Philip Guerette reminds me of some mid-20th century comic…is it Bert Lahr or Joe E. Brown (Lahr once accused Brown of stealing his face), or is it Huntz Hall of the Bowery Boys? To be compared to any of those three gentlemen would be both a great compliment and a terrible curse. All three were talented men who were basically trapped in goofy second banana roles by the very faces and voices that made them famous. I will be interested to return to Bakerloo next week to see Guerette in Noel Coward’s “Design for Living”. I hope his performance there proves me wrong.
While I enjoyed Guerette’s Bottom, I found the mechanicals’ scenes basically the weakest in this production. They can be absolutely hilarious, and they were only mildly amusing.
Which brings us to the really interesting subject of sex. For some unknown reason, possibly a misguided attempt to make Shakespeare hip and relevant, in 11th grade my school subjected us all to a crash course in Elizabethan obscenities. We literally were given tests in which we had to find all the phallic jokes in a passage or poem within a set amount of time. Obviously Howe did not go to the same school I did (well, it’s a girls’ school so he couldn’t have, but anyway). This is the cleanest production of “Midsummer” I have ever clapped eyes on. I kept wanting to climb up on the stage and say to the actors, “Wait, go back, didn’t you see the joke there?” Then I cursed the filthy-minded teachers who had forced me to view Shakespeare as nothing more than one long Benny Hill sketch. Then I realized that, whether you were trained to spot an Elizabethan obscenity at ten paces or not, the jokes were in there. My teachers didn’t write them, Shakespeare did. Without them the show is, pardon the pun, rather limp.
The Bakerloo mission is to “present vital, intelligent productions of Shakespeare’s canon and other classic works by serving as a home to up-and-coming theatre artists of the highest caliber. Through performance and education, Bakerloo produces high-quality, low cost, innovative theatre without pretense so that a new generation of audiences will see theatre as a dynamic, accessible and inclusive experience.”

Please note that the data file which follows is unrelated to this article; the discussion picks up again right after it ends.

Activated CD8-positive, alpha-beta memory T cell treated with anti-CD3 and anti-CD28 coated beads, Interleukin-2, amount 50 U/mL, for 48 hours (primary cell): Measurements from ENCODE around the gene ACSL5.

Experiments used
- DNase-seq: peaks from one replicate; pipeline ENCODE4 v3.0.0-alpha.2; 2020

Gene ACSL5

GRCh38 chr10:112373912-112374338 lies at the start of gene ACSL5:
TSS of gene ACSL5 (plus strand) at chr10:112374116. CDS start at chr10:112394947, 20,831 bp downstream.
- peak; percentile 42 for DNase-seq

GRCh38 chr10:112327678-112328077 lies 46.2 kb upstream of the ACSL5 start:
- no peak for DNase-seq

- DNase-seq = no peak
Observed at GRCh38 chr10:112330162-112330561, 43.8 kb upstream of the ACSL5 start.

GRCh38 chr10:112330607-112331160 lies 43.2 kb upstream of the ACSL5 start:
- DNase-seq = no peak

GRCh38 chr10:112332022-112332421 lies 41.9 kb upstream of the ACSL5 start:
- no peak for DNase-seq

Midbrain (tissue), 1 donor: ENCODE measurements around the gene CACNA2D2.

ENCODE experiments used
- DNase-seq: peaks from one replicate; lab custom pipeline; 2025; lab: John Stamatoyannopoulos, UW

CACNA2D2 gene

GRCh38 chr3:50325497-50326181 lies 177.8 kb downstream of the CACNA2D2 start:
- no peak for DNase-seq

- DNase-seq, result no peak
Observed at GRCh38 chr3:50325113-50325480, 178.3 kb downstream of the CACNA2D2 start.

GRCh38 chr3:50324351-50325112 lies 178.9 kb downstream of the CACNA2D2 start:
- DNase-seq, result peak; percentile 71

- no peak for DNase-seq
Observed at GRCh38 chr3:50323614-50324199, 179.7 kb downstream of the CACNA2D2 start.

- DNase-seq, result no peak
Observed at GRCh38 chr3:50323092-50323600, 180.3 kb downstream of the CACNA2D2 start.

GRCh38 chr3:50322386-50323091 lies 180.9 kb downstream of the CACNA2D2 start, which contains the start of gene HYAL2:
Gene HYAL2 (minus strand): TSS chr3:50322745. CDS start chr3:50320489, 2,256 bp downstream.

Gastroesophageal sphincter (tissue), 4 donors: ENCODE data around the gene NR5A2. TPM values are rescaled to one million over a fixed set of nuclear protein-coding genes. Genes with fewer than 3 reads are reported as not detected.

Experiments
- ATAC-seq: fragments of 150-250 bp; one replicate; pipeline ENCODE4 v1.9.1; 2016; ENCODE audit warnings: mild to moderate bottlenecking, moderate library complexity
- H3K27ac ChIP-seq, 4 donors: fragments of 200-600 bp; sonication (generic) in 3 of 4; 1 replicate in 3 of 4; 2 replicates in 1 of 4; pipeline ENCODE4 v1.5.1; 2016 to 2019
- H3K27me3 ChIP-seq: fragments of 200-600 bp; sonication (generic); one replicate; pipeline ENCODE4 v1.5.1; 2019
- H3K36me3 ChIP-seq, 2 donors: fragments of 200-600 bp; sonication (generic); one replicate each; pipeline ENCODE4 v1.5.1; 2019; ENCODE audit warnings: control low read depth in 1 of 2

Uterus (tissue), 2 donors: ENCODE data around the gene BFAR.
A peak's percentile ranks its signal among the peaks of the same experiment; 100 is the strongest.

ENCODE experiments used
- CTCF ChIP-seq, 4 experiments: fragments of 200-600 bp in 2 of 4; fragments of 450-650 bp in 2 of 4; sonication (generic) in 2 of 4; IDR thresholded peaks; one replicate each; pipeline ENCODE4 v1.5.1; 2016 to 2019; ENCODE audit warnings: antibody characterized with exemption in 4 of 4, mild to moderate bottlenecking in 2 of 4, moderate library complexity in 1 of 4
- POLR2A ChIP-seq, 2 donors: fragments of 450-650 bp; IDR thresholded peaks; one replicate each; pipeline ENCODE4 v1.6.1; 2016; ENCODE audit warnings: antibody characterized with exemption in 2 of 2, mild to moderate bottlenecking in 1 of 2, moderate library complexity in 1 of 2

With this mission statement printed clearly in their program, it seems important to compare the statement with the theatrical experience presented. The production of “A Midsummer Night’s Dream” that I saw was vital and intelligent, performed by young actors whose program credits indicate that they are serious about their craft. The performance was high-quality and innovative, and the ticket prices were some of the most affordable I have seen in a long time. What seemed to be lacking was that new generation of audience, or really any audience at all. The night I attended there were maybe thirty people in the vast acreage of West Hall auditorium.
Bakerloo is a young company, in existence for a scant six years that is just finding its footing in the Capital District. Several geographic moves have not helped that process, and their new home this year at RPI is ill suited for their spare and intimate performance style. West Hall was originally built in 1868 as Troy Hospital, and RPI has launched a multiyear project to restore the exterior as the interior is being renovated to house the arts department and a black box theater. Bakerloo is obviously hoping to make that black box its permanent summer home, but this year they are performing in the cavernous and un-air conditioned old auditorium built in the mid-1920’s when the building was converted into Catholic Central High School. It feels like an old (really old) high school auditorium and makes the young performers look like school children too. To make matters worse the parking lot and entrance to the theatre are not easy to find.
I think that Bakerloo will do a better job of reaching that new generation of audience members if they fine tune their marketing and take the show on the road. Since they work with minimal sets and costumes it would be easy to tour the production into local schools, community centers, and senior centers. Or, since tickets are very affordable, to work in advance to bring groups in to see the show. More people should see the good work this company is doing, and I hope, in the future, they will.
The Bakerloo Theatre Project‘s production of A Midsummer Night’s Dream will be performed July 29-31 and August 5 & 7 at 8 p.m., with a family matinee on August 6 at 2 p.m., in West Hall on the campus of RPI in Troy, New York. The show runs two hours and fifteen minutes and is suitable for the whole family. Call the box office at 212-252-2947 for tickets and information.
copyright Gail M. Burns, 2005